RAD Expo: A big success

As I write this, I’m sitting at my home computer two days after our second RAD (Retail and Dispensary) Expo ended in Portland, Oregon. Our first RAD went well, and the overwhelmingly positive feedback from attendees and exhibitors suggested it would be smart to produce a second one.

RAD II was bigger and better than RAD I and sold out quickly. We had exhibitors as diverse as Monster Energy, Jones Soda, Futurola, Deep River Snacks, store design experts and point-of-sale software systems. Dispensary and retail store owners came from all the western states, as well as Canada, Minnesota, Texas and all points in between.

It’s clear that there are big changes going on in the legal cannabis space, and one of those changes is a rapid move toward more professional — and focused — trade show environments. Yes, we all love to party, but it was really obvious from numerous exhibitor comments about other events that were characterized as “a mess” of consumers seeking free handouts that our business-only, retail-focused approach is a winning strategy.

The cannabis industry is actually several different industries, and each deserves its own trade event. I first thought about this a few years ago when I noticed that none of my dispensary owner friends in Washington and Oregon attended MJBizCon in Las Vegas. When I asked why they skipped the show, they said, “I’m a retailer. I have no interest in greenhouses, soil, Big Mike, extraction machines, investor panels or talking to the public.” This, and my previous experience in the media business — where there were separate national trade events for record retailers, DVD companies, book publishers, computer gaming companies, etc. — led me to the conclusion that the all-in-one cannabis trade show may have been a good idea initially, but likely not a long-term model for success.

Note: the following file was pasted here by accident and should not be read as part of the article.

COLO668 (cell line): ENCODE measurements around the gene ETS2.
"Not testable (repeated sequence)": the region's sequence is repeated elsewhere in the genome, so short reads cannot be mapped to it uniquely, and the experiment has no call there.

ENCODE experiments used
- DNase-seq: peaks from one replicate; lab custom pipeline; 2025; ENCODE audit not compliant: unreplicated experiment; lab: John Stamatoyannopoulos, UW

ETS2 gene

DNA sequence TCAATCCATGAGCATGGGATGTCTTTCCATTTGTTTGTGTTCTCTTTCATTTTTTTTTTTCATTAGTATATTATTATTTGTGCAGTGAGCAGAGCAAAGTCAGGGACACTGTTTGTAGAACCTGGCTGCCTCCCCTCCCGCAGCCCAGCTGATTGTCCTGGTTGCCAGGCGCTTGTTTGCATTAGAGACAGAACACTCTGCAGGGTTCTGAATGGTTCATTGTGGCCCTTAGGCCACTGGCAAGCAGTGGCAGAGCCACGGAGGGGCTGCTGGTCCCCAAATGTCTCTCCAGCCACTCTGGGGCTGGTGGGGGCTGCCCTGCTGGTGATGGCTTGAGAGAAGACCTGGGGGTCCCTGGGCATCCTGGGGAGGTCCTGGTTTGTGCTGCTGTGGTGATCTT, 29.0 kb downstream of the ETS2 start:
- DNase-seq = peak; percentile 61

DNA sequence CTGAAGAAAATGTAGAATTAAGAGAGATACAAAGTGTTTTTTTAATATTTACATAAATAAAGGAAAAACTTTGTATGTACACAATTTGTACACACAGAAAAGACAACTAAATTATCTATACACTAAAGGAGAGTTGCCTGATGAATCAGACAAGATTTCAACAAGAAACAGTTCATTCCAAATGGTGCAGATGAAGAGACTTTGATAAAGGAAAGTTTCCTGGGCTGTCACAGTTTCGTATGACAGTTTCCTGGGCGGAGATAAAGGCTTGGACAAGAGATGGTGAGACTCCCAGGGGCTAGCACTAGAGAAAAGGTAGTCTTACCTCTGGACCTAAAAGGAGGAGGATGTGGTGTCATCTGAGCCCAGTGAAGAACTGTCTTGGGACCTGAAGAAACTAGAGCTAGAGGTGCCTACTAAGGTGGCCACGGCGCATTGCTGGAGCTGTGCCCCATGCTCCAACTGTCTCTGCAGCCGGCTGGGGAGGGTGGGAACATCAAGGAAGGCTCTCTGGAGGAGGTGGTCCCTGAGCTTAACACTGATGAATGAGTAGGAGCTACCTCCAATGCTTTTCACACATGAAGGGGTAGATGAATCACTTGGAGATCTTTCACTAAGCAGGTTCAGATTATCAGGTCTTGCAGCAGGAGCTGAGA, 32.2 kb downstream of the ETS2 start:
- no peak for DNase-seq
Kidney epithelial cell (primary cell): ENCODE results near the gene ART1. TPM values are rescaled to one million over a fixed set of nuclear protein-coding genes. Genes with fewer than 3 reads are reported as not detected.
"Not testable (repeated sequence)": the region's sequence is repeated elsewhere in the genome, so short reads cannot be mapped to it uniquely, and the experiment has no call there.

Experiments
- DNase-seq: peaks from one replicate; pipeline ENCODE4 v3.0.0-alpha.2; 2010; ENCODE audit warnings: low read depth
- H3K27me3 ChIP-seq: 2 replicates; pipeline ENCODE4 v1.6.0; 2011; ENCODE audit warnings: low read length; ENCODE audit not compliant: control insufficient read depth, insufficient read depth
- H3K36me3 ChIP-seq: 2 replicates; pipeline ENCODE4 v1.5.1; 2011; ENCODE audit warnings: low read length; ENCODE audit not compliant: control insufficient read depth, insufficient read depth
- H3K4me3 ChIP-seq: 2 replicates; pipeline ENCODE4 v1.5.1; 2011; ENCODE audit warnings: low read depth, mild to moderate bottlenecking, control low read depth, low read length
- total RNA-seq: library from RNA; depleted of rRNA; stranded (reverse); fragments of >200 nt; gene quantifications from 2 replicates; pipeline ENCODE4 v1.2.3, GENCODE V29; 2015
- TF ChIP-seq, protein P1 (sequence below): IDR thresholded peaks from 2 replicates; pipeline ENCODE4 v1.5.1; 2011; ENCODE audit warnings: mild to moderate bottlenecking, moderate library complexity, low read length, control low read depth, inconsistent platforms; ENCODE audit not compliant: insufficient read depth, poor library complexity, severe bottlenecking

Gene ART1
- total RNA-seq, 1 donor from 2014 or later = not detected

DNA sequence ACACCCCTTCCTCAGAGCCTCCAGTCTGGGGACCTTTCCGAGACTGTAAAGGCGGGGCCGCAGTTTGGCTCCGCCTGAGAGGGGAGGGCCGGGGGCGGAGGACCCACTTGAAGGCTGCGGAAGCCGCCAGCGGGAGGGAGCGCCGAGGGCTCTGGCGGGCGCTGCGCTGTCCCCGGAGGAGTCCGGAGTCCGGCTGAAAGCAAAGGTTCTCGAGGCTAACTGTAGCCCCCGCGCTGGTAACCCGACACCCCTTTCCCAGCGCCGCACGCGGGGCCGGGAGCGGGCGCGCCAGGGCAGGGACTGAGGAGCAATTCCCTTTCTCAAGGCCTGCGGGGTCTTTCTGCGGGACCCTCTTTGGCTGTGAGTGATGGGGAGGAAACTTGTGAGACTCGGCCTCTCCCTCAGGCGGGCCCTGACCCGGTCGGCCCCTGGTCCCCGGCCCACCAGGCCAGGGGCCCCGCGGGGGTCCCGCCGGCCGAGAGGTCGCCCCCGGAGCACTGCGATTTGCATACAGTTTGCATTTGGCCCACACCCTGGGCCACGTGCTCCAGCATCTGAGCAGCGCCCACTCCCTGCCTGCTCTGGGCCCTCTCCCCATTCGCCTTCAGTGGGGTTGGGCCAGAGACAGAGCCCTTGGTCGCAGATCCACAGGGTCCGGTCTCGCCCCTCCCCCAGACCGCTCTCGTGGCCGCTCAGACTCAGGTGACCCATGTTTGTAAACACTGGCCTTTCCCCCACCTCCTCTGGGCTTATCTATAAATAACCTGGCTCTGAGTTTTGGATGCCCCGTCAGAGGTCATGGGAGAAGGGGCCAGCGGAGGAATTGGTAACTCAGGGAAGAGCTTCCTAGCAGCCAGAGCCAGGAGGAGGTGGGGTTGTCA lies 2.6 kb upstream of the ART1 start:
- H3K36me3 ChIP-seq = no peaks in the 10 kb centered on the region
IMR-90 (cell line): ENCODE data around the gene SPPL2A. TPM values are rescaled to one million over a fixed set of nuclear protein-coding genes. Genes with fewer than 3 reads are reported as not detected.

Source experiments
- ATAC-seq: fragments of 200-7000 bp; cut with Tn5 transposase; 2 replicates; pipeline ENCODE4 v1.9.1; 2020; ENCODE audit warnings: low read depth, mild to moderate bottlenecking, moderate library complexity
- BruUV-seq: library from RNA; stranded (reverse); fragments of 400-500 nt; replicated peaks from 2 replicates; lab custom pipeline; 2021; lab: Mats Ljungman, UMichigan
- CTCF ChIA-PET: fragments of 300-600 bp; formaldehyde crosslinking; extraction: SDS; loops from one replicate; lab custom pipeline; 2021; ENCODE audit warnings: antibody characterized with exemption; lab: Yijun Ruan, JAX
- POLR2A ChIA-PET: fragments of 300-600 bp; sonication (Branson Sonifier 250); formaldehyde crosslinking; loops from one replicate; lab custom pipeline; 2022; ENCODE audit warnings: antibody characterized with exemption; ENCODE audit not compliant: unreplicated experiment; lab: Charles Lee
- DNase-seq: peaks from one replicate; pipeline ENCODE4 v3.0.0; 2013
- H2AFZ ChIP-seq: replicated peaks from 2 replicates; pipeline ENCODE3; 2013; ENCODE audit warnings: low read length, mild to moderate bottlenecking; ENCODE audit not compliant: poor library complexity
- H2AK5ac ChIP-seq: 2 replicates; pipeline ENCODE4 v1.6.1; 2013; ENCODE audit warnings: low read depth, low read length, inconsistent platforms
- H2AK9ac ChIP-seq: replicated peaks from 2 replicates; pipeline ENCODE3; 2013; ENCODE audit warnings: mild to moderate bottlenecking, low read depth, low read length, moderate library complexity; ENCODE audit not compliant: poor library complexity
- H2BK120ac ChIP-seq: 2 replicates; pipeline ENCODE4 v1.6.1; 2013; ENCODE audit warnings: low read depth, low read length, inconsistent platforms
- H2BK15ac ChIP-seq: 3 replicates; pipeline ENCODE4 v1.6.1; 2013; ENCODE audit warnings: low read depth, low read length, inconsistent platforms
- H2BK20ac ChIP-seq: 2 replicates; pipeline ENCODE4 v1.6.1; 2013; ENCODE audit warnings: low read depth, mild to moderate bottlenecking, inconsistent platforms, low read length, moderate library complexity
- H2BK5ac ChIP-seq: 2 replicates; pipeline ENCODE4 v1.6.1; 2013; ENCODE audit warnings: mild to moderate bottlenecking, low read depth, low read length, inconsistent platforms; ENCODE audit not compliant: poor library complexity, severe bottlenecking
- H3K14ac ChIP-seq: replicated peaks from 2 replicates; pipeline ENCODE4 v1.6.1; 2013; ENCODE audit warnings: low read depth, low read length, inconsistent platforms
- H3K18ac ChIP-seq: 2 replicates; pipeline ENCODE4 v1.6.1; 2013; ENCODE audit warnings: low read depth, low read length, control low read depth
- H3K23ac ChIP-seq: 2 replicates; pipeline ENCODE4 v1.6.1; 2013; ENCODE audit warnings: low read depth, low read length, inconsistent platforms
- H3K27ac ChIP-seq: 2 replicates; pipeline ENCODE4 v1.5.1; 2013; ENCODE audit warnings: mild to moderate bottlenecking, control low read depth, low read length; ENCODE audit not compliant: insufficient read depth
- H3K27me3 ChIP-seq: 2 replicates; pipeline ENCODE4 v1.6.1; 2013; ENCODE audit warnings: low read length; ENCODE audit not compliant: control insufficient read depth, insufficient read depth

To put it simply, growing cannabis is a fairly straightforward form of farming/agriculture. Retailing cannabis is also a fairly straightforward affair, but requires a completely different skill set and tool box than cultivation. For help with farming, smart folks look for expert advice about setting up commercial greenhouses, outdoor farms and modern controlled environment agriculture facilities. They can get that information at shows like Indo Expo (Portland/Denver) and Cultivate (Columbus, Ohio). Both events are focused on farming technology and products that help ag businesses operate more efficiently. On the extraction/science side of things, there is the Cannabis Science Conference, also in Portland. It’s focused on extraction techniques and the science behind cannabis and its various components. Now, with the addition of the RAD Expo, cannabis has its first big national business show for the retail side of the industry.

For exhibitors at a focused trade event, they spend less time talking to people who are not their customers or who are just there out of curiosity.

Stay tuned for more info about RAD III. We are committed to Portland, Oregon in 2019 because it is the ideal location for a retail-focused show. Within 30 minutes of downtown there are more than 200 legal licensed marijuana stores in both Oregon and Washington that offer a truly diverse shopping experience that would be beneficial to anyone thinking about opening a cannabis dispensary.

 

Greg James

Publisher

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